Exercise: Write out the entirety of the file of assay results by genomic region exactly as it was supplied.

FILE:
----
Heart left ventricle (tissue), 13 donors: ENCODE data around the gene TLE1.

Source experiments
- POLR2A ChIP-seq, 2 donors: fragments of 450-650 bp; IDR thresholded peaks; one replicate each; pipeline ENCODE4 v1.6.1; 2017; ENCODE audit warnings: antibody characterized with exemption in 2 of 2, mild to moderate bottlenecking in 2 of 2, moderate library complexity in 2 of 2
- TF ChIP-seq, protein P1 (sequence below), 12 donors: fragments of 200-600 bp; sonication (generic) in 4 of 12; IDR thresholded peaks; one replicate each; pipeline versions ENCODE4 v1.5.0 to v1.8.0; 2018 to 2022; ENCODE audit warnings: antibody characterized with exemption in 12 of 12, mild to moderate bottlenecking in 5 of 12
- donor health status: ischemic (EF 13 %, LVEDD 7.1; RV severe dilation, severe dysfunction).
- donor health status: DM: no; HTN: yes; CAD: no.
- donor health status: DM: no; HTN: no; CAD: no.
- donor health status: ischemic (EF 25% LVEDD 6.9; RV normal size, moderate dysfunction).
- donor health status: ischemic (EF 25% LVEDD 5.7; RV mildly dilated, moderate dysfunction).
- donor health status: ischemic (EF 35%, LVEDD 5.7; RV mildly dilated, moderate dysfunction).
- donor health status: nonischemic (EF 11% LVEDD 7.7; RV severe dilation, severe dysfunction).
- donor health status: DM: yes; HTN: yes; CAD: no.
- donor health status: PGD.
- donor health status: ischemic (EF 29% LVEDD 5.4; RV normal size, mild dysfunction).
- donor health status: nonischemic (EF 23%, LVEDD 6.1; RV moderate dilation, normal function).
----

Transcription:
Heart left ventricle (tissue), 13 donors: ENCODE data around the gene TLE1.

Source experiments
- POLR2A ChIP-seq, 2 donors: fragments of 450-650 bp; IDR thresholded peaks; one replicate each; pipeline ENCODE4 v1.6.1; 2017; ENCODE audit warnings: antibody characterized with exemption in 2 of 2, mild to moderate bottlenecking in 2 of 2, moderate library complexity in 2 of 2
- TF ChIP-seq, protein P1 (sequence below), 12 donors: fragments of 200-600 bp; sonication (generic) in 4 of 12; IDR thresholded peaks; one replicate each; pipeline versions ENCODE4 v1.5.0 to v1.8.0; 2018 to 2022; ENCODE audit warnings: antibody characterized with exemption in 12 of 12, mild to moderate bottlenecking in 5 of 12
- donor health status: ischemic (EF 13 %, LVEDD 7.1; RV severe dilation, severe dysfunction).
- donor health status: DM: no; HTN: yes; CAD: no.
- donor health status: DM: no; HTN: no; CAD: no.
- donor health status: ischemic (EF 25% LVEDD 6.9; RV normal size, moderate dysfunction).
- donor health status: ischemic (EF 25% LVEDD 5.7; RV mildly dilated, moderate dysfunction).
- donor health status: ischemic (EF 35%, LVEDD 5.7; RV mildly dilated, moderate dysfunction).
- donor health status: nonischemic (EF 11% LVEDD 7.7; RV severe dilation, severe dysfunction).
- donor health status: DM: yes; HTN: yes; CAD: no.
- donor health status: PGD.
- donor health status: ischemic (EF 29% LVEDD 5.4; RV normal size, mild dysfunction).
- donor health status: nonischemic (EF 23%, LVEDD 6.1; RV moderate dilation, normal function).